Shortly after we went to the Old Synagogue, which is exactly what it says it is, the oldest synagogue in Krakow, it has now become a museum for Jewish history. Not just Jewish history in Krakow, but the whole of Jewish history across Europe. With exhibits of traditional Jewish dress, prayer reading apparatus (it was forbidden to actually touch religious scrolls!) all within a synagogue kept in pristine condition. After we were meant to go directly to the Schindler factory, however the tour guide for the Synagogue also happened to be one of the guides for the Schindler factory, and managed to essentially kidnap the whole group for an unplanned tour around Kazimierz to view all the different synagogues, of which there were many, varying in age and purpose.
Skipping ahead to what is now mid-afternoon we made our way to the Schindler factory, a museum that was designed and created within a building that was a part of the factory, the very same from the film Schindler's List. Within here we heard all about the true facts of what happened in the factory, about how Schindler was not truly as nice as he was made to be in the film. These also included exhibits on other extraordinary stories about Polish resistance to the Nazi regime occupying Poland, alongside stories about horrific deeds committed in the ghettos. One wall was dedicated to letters written by the children in those ghettos and painted a particularly gruesome picture.
The day was finished off by going on a group outing to a small pub in the centre of Kazimierz to have a relaxing drink and chat with nearly all in attendance. Followed by an evening free to explore the city in whichever way we wished. The main square in the evening was a bustling place, with food vendors, actors walking around and horse carriage rides.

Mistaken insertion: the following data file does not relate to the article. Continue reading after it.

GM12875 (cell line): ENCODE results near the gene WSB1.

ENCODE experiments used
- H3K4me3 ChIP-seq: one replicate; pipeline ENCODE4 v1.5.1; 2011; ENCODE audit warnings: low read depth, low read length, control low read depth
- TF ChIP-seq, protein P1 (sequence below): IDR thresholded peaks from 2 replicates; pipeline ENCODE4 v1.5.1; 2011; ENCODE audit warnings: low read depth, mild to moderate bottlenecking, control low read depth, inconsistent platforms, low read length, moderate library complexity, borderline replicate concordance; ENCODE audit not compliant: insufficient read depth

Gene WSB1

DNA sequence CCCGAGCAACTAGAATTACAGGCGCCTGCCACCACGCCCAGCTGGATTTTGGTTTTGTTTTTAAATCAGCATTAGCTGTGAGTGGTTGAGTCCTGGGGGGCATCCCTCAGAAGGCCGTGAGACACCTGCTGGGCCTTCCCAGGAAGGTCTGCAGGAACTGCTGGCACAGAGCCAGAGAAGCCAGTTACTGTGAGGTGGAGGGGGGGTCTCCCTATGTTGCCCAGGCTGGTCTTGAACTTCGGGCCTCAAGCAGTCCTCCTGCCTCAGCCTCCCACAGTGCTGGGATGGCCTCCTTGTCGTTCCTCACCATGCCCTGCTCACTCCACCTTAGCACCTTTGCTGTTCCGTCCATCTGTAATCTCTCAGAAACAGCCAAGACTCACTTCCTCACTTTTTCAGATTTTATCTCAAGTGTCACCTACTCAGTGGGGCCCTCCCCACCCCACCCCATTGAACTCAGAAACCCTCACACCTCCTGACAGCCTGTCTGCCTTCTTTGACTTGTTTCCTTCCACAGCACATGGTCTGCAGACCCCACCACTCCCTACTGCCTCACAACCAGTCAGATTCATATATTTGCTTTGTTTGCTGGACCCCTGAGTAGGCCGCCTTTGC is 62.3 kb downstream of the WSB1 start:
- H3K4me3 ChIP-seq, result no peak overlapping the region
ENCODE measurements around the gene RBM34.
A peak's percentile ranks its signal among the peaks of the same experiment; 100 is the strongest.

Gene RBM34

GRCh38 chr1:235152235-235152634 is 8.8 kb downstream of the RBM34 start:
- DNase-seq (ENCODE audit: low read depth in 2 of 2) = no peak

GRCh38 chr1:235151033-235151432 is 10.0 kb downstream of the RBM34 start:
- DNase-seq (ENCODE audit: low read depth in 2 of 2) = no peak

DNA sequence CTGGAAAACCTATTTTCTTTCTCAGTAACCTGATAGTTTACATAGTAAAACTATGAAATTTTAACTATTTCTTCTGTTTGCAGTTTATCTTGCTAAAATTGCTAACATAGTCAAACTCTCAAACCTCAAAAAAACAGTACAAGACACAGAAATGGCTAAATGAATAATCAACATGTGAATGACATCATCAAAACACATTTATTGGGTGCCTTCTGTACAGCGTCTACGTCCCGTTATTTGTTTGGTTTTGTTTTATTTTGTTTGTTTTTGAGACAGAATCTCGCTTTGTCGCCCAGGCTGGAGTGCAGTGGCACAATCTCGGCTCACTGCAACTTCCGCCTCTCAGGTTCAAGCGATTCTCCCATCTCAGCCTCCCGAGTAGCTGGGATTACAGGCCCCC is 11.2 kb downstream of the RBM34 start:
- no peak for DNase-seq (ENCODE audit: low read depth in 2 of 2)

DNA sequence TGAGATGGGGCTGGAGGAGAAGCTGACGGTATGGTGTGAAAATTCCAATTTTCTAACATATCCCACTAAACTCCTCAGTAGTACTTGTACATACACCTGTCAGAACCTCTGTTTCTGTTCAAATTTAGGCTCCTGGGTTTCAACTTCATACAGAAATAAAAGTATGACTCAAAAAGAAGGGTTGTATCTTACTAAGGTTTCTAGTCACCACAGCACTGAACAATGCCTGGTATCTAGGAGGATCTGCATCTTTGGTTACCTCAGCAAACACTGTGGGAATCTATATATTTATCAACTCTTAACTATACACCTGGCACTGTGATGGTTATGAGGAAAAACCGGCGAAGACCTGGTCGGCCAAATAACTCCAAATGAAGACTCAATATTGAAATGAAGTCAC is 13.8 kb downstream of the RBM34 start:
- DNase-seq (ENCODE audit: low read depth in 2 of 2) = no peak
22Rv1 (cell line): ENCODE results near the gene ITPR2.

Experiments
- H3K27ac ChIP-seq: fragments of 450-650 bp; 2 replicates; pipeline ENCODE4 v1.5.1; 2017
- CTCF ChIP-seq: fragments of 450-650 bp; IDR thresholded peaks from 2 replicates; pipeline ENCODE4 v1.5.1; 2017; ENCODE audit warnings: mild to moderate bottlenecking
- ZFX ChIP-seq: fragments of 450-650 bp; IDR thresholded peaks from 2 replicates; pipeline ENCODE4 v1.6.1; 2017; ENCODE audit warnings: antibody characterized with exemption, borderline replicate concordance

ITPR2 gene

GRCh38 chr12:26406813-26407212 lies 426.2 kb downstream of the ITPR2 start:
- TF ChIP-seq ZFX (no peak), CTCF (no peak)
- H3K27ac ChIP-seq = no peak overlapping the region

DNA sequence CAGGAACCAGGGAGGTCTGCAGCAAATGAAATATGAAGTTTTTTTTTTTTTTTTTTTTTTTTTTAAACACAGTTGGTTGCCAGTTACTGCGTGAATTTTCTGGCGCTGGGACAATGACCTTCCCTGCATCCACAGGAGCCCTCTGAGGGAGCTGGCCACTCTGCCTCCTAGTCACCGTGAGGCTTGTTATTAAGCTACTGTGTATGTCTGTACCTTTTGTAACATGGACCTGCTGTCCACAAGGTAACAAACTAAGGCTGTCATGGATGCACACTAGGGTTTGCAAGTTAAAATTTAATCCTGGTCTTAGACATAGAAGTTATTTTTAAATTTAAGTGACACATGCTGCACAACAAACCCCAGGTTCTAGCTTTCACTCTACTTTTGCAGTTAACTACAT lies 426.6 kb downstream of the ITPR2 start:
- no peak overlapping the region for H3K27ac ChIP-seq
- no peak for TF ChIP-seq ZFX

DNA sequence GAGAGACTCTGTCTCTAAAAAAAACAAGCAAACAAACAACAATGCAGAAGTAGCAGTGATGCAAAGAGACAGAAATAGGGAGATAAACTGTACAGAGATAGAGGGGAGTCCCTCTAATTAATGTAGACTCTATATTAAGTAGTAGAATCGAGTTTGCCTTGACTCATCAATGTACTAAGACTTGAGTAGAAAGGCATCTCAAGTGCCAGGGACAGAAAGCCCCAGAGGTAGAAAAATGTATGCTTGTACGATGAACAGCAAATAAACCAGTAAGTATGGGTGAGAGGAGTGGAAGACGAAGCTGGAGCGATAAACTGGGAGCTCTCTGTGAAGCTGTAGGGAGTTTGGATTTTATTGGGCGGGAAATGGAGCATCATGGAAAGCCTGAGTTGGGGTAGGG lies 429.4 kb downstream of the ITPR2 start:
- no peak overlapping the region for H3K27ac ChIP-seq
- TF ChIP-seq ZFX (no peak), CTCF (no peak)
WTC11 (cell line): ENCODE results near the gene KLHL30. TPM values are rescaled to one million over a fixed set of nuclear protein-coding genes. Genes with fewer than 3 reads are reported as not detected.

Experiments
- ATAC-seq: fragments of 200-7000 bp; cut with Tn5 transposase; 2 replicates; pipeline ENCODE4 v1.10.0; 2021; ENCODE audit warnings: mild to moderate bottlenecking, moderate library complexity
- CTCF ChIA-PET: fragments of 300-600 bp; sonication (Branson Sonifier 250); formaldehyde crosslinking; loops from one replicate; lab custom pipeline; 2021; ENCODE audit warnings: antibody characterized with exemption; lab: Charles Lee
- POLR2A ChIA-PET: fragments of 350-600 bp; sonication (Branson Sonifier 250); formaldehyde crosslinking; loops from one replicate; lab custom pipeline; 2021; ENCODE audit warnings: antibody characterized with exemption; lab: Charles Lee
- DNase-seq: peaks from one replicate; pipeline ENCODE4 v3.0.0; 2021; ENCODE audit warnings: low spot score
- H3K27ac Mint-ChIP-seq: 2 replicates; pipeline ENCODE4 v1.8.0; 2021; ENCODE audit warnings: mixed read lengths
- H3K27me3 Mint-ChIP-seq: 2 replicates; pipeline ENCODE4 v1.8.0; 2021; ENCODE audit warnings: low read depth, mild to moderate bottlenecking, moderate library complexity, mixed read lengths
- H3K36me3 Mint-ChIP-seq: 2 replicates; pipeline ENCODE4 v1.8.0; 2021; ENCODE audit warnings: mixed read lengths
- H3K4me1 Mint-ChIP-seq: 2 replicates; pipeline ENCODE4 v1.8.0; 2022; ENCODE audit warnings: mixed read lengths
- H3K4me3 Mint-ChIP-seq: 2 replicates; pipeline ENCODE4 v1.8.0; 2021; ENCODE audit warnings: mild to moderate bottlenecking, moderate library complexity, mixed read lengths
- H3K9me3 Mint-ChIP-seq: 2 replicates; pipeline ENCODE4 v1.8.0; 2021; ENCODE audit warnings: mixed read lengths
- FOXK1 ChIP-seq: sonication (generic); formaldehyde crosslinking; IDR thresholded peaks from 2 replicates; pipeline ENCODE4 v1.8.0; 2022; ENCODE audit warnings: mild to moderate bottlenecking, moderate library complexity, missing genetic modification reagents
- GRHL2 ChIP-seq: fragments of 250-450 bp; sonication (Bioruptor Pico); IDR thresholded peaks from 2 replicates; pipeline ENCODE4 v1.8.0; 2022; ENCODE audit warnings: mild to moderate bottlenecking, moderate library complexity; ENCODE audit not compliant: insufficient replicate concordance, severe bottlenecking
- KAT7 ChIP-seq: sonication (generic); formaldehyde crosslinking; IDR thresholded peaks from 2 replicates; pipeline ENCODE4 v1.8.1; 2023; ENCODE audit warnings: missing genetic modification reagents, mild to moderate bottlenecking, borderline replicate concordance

Day three as mentioned above was a day that was dedicated as a day trip to visit the memorials/museums at Auchwitz and Auchwitz-Birkenau, the two most infamous death camps of the Nazi regime. Rather than get a tour of the locations, we got a coach out of Krakow early in the morning and were allowed to explore the camps at our own pace. It is hard to put into words exactly what it was like at each place, any writing done here would only serve as an injustice to what it is like there and how it felt. A truly interesting and thought provoking day out that I was glad I had the chance to experience, all thanks to my course in History. Following the trip on the way back to Krakow, we stopped at a restaurant in a small village which served mostly traditional style Polish food.
This whole trip was planned by the History lecturers for the History students studying in their second and third year. It was a trip that was partially subsidised by the course, which allowed for the cheap price of £150 which was a good deal considering everything that we managed to get up to on the trip. I know for a fact it isn’t the only trip that people studying History will get to attend, I know of a trip to London for first years, and others to other historical locations around the U.K depending on lecturer availability and funding. This was a truly fantastic trip, which included the right amount of course-related activities and free exploration. It is definitely on the table that such trips be organised in the coming years due to the great success of this one and the previous year’s trip to Vienna. The overall point is, it is definitely worth finding out what experiences your own course offers at Plymouth, many courses do in fact offer these trips and it could be a good chance for you to go places and see things which you have never done so before, or would never have had the chance to do so previously.